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Kirkeby v. JP Morgan Chase Bank, N.A.

United States District Court, S.D. California

December 17, 2014



WILLIAM Q. HAYES, District Judge.

The matter before the Court is the Motion to Dismiss Plaintiff's Sixth Amended Complaint filed by Defendants JP Morgan Chase Bank, N.A. and California Reconveyance Company. (ECF No. 72).

I. Background

On February 15, 2013, Plaintiff Anastasia Kirkeby, proceeding pro se, initiated this action by filing a Complaint against JP Morgan Chase Bank, N.A. ("Chase") and California Reconveyance Company ("CRC"), alleging various state law claims related to the foreclosure of a deed of trust secured with the real property located at 30651 Camino de Las Lomas, Escondido, California 92026. (ECF No. 1). On September 23, 2014, Plaintiff filed the Sixth Amended Complaint ("Sixth AC"), which is the operative pleading. (ECF No. 71). On October 10, 2014, Defendants Chase and CRC (collectively "Defendants")[1] filed the Motion to Dismiss the Sixth Amended Complaint, accompanied by a request for judicial notice. (ECF No. 72). On November 3, 2014, Defendants filed a reply. (ECF No. 73). On November 10, 2014, Plaintiff filed a document titled "Seventh Amended Complaint." (ECF No. 75). On November 14, 2014, the Court issued an order striking the "Seventh Amended Complaint" because Plaintiff "did not receive Defendant's consent or leave of the Court before filing the Seventh Amended Complaint, as required by Rule 15(a)(2)." (ECF No. 76 at 2). The Court stated that "Plaintiff shall file any response to the Motion to Dismiss within ten (10) days from the date of this Order. Defendant shall file any reply within seventeen (17) days from the date of this Order." Id. On December 1, 2014, Defendants filed a Reply to Plaintiff's Non-Opposition to Their Motion to Dismiss, accompanied by a declaration. (ECF No. 77). The docket reflects that Plaintiff has not filed an opposition to Defendants' motion to dismiss.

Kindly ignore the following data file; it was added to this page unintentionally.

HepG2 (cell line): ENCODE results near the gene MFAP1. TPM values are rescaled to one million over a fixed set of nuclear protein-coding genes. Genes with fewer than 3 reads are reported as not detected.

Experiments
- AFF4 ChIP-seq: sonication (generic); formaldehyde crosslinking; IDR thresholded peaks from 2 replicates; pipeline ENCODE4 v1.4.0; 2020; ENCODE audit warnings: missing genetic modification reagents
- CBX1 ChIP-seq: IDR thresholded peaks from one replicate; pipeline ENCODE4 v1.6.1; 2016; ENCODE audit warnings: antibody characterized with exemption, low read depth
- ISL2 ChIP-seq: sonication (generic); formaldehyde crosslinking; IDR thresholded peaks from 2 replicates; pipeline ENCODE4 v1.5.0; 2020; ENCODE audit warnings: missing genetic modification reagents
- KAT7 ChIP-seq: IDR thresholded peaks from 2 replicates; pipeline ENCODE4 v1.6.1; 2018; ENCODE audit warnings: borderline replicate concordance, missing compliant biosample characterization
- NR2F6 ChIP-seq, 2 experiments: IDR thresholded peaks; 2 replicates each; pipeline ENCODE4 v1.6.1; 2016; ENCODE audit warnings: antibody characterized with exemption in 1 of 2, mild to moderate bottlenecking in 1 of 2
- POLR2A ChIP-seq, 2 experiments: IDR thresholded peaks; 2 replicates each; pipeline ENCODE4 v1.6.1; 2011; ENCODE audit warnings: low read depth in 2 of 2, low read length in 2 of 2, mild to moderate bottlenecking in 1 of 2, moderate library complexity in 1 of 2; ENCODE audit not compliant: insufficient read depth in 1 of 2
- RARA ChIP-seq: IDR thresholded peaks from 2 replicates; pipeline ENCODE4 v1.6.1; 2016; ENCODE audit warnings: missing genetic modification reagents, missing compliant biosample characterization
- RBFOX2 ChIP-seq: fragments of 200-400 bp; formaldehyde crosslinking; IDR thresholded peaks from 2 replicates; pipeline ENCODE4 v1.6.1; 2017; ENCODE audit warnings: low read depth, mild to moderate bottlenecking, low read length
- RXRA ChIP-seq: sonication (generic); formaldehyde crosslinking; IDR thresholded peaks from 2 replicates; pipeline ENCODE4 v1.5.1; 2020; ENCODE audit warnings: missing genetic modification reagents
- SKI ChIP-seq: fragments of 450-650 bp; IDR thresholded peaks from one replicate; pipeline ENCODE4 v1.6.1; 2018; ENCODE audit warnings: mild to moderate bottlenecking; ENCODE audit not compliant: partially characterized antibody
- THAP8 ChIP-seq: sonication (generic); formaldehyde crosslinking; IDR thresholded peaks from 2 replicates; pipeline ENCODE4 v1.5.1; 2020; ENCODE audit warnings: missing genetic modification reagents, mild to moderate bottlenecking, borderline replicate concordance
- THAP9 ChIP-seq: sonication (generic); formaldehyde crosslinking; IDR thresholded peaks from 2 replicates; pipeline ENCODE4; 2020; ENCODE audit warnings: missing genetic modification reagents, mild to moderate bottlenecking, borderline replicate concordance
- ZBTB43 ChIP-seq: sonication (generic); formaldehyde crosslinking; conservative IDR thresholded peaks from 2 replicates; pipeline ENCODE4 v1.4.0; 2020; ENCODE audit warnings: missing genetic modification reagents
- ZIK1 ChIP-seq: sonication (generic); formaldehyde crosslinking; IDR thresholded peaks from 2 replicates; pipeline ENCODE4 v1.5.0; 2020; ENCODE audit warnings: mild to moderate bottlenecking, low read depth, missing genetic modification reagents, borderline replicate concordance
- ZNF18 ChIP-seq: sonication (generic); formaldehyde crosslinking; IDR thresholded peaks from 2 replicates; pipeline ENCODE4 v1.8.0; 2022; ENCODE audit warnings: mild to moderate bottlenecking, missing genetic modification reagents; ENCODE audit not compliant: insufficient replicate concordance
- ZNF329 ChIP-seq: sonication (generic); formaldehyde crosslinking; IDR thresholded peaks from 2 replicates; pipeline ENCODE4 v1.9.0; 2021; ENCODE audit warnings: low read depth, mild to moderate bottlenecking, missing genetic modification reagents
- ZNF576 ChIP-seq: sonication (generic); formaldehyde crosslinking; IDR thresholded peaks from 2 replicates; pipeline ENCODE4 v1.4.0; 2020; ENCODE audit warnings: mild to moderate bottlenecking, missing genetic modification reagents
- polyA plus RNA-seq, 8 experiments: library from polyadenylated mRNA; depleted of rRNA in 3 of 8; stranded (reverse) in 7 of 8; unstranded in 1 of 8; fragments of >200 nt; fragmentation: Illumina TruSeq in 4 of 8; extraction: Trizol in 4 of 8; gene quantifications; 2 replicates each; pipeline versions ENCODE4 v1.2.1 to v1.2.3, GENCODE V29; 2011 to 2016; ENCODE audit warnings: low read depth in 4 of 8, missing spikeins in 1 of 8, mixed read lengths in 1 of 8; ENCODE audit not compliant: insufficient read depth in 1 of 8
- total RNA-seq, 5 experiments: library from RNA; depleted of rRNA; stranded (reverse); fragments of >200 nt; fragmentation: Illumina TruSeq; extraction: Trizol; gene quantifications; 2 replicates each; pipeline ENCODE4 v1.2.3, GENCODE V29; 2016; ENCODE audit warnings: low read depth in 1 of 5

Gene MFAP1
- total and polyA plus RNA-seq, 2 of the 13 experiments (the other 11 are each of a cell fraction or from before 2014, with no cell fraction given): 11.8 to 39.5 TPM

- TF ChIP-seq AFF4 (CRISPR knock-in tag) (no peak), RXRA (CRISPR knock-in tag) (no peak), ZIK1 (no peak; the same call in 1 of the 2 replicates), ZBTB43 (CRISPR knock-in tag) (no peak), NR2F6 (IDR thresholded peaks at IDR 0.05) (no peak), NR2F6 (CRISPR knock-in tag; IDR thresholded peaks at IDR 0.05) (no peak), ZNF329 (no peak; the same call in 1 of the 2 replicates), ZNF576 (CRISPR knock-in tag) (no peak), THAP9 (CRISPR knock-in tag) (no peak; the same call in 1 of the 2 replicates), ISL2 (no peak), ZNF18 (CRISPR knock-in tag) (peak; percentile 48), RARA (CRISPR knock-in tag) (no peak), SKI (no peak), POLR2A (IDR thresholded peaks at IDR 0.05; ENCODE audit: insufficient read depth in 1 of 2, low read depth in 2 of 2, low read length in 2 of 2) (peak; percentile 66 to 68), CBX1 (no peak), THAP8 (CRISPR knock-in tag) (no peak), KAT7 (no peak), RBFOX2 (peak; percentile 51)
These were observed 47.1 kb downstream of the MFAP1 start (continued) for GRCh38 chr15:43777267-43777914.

II. Allegations of the Sixth Amended Complaint ("Sixth AC")